I hope to back soon with a recap of the first real week of teaching, but after working on math for the last two weeks straight I need an afternoon of not thinking. At all.

My thing: It has been a while since I share a favorite thing, so today I’m going to absolutely amaze you with CamelCamelCamel.  This is a price tracker for Amazon and works in three different ways: 1) Connect it to your Amazon wishlist. It will automatically alert you via email when the price of something you want has gone down. You can also add individual items on the website (great for tracking stuff from other people’s wishlists for gifts) 2) Use the browser plug-in or copy the amazon URL into its webpage to see the price history. Great to know if that \$40 price is just a high mark, or if it’s been \$40 for the last three months, or if it wavers between \$30 and \$50. 3) Browse their list of popular products for “good deals” and “best prices.” Two things it doesn’t do: it does not alert you to lightening deals (but I usually get an alert if its a an-day daily deal) and it also cannot track kindle book prices. But I still think it’s a great tool!  And you could probably do something really mathy with the historic price charts, too.

## 5 comments on “First Two Days Reflection”

1. It’s so super cool to start school AFTER people like you. Thanks for all the tips!! I think I would’ve lost my nerve about high-fiving between TMC and now if it weren’t for all you awesome people tweeting and blogging about how it’s working for you.

2. Hope you can put the good tips to use! Yes, the high five is great and I would highly recommend it! 🙂

3. That’s really interesting to hear that you didn’t like the paper folding activity. I started my geometry classes with that activity in September and feel like I’ve been reaping the benefits all year! For me, the best part about it was getting the students to learn to persevere, argue/debate/challenge each other, and learn how to defend their answers. Maybe it worked so well for me because I used it for geometry classes in which a big part of what we teach is proving things using deductive reasoning. I loved listening to them debate and try to convince each other of their arguments–and it seemed to really help the students to understand what I mean when I say “justify your answer”.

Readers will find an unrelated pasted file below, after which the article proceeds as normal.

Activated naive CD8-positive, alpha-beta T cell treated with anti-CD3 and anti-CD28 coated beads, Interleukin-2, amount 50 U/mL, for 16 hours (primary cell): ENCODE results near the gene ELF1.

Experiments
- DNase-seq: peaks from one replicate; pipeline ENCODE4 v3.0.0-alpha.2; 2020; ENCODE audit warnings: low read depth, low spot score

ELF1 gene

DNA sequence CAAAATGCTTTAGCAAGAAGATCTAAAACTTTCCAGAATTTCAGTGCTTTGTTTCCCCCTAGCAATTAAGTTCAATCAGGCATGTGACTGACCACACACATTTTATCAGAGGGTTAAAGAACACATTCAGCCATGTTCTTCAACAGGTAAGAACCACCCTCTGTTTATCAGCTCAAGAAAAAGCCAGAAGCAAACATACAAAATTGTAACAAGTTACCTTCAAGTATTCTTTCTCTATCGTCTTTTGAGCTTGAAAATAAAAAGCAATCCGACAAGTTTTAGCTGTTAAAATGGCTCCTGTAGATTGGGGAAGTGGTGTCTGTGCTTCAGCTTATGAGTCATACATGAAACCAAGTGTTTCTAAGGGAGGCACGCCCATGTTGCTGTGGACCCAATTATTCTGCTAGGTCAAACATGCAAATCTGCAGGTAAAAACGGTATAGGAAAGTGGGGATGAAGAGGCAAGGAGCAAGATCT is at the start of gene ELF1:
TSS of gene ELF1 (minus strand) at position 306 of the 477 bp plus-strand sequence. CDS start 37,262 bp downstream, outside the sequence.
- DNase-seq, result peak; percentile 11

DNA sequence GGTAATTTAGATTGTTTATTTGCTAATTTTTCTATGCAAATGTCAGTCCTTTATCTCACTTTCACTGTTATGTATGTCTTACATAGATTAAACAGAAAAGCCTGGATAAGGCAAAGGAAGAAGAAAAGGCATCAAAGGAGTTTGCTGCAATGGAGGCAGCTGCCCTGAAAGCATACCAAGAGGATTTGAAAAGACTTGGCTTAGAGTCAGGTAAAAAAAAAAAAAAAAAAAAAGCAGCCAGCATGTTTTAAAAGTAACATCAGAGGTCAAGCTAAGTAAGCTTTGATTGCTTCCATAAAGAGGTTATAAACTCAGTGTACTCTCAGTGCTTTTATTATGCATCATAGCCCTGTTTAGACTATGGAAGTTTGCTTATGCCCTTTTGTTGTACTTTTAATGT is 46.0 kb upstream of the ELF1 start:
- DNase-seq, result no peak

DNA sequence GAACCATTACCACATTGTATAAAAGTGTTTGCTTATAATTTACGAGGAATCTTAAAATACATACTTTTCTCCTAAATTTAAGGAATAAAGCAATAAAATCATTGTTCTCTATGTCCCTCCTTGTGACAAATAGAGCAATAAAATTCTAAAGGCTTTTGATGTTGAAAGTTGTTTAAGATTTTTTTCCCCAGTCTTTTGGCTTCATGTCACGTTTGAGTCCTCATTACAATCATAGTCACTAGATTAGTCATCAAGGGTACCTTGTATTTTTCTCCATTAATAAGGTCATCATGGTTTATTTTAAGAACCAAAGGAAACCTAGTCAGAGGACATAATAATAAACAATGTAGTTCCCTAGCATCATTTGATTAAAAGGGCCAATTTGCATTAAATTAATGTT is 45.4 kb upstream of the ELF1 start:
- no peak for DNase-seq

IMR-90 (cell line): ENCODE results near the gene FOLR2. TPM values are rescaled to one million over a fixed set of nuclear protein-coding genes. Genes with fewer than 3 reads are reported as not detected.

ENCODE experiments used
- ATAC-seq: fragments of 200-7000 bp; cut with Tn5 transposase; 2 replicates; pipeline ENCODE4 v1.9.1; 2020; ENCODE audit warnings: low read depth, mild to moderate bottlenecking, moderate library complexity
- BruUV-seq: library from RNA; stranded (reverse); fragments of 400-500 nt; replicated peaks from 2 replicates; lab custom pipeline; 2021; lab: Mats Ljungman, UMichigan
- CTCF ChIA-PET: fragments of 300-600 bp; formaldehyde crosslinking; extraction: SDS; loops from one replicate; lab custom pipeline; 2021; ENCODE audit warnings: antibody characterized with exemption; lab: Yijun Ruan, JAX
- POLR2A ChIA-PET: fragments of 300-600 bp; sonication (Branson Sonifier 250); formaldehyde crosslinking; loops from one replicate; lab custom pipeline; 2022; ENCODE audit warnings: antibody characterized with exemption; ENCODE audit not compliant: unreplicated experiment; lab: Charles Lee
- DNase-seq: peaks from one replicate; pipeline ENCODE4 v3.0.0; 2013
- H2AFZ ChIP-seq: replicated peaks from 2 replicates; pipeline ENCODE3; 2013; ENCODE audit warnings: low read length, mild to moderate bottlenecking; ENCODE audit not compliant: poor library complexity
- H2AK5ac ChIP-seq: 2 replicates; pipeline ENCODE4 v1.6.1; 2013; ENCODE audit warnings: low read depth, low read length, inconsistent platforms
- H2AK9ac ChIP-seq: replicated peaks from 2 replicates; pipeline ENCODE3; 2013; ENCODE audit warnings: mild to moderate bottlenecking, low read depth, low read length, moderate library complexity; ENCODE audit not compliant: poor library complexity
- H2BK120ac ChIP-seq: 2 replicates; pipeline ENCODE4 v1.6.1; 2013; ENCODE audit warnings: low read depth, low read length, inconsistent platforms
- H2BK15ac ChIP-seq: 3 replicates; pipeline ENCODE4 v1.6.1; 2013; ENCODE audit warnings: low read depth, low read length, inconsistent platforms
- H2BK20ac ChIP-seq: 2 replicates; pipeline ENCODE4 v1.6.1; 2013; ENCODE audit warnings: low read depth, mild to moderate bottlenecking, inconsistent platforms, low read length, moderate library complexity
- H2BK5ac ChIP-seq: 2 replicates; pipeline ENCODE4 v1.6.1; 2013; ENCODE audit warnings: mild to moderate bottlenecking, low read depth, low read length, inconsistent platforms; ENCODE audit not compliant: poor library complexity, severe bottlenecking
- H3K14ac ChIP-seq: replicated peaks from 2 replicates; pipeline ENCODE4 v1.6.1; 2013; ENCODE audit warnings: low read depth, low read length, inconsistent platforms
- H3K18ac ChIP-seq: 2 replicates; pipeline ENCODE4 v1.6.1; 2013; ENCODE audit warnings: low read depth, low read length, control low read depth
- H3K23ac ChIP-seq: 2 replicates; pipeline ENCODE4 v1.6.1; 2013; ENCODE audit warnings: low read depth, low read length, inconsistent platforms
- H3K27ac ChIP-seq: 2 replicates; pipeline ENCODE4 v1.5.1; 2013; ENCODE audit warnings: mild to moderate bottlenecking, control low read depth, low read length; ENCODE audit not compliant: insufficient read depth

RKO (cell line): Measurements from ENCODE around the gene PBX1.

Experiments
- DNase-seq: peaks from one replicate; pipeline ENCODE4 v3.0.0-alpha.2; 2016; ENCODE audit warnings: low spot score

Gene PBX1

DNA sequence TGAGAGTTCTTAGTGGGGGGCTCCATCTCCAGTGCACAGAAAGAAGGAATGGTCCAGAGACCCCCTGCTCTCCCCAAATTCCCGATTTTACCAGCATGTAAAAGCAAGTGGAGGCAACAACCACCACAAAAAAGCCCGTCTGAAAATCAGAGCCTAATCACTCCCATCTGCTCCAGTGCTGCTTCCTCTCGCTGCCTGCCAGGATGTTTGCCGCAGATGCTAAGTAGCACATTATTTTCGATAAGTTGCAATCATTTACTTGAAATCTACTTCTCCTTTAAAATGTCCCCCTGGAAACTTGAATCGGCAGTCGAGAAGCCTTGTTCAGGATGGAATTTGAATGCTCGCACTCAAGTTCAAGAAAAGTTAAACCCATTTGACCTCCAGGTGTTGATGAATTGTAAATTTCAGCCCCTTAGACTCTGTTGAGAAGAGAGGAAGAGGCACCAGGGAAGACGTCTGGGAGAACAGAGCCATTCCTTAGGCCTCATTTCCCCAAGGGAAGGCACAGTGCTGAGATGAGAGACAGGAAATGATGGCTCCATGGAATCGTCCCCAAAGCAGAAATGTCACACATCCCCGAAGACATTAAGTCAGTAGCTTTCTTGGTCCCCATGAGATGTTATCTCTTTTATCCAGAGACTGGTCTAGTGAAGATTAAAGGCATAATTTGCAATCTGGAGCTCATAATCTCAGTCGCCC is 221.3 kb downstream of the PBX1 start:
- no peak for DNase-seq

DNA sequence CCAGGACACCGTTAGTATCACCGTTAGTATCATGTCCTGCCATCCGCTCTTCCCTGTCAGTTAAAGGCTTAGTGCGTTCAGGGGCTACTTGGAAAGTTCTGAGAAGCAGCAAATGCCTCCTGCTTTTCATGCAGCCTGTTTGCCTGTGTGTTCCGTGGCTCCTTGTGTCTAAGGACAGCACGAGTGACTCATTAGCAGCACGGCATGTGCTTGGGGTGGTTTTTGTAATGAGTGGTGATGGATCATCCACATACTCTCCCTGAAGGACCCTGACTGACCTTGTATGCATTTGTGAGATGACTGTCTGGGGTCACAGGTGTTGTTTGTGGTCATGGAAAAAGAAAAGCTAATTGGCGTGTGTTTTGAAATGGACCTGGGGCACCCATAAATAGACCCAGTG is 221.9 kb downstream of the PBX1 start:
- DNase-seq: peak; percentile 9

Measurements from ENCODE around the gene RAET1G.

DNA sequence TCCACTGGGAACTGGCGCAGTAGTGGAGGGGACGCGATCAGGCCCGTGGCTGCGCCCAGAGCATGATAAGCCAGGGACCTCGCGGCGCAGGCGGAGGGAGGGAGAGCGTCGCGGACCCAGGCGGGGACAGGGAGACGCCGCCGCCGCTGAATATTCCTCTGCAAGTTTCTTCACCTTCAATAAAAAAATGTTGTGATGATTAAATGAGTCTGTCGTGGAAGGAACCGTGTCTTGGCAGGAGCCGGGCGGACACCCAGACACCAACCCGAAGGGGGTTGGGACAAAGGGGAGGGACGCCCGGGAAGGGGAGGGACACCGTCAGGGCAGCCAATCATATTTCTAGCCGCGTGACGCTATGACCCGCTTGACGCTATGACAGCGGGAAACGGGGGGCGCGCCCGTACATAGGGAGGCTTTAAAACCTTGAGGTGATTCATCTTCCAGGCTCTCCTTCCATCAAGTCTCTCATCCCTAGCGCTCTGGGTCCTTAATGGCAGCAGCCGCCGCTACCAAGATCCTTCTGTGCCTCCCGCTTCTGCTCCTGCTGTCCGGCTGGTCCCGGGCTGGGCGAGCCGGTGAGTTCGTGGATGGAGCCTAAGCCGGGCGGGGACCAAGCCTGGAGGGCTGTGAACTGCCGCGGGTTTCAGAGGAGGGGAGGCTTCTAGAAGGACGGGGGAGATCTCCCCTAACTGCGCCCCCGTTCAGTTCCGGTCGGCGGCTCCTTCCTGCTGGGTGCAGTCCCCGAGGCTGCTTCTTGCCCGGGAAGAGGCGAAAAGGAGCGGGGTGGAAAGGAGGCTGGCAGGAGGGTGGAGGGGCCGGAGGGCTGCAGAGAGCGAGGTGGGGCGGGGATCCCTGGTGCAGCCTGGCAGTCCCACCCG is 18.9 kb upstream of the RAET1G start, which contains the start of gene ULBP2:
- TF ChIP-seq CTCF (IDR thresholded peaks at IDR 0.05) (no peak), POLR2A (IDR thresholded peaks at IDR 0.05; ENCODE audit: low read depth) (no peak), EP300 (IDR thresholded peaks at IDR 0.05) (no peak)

• Wow, it’s crazy how different our two reactions were! How did you lead in to the activity? What did you tell them as they were working? How did you keep them from giving up? I would love to have this work in my class; maybe I just didn’t lead it very well.

4. I started with the activity of having them come up with group expectations and then went straight into the paper folding activity. But I don’t know that the group expectations really made a difference in how well the activity worked. I did talk a lot about the idea of convincing a skeptic and how it was the partner’s responsibility to challenge the justifications. I also used it with sophomore classes–were yours older? Maybe the age had something to do with it. I did have some get a little frustrated, but they were good about persevering and not giving up. It was probably just the class dynamic more than anything specific I did–they tended to get competitive and want to be the first who got it!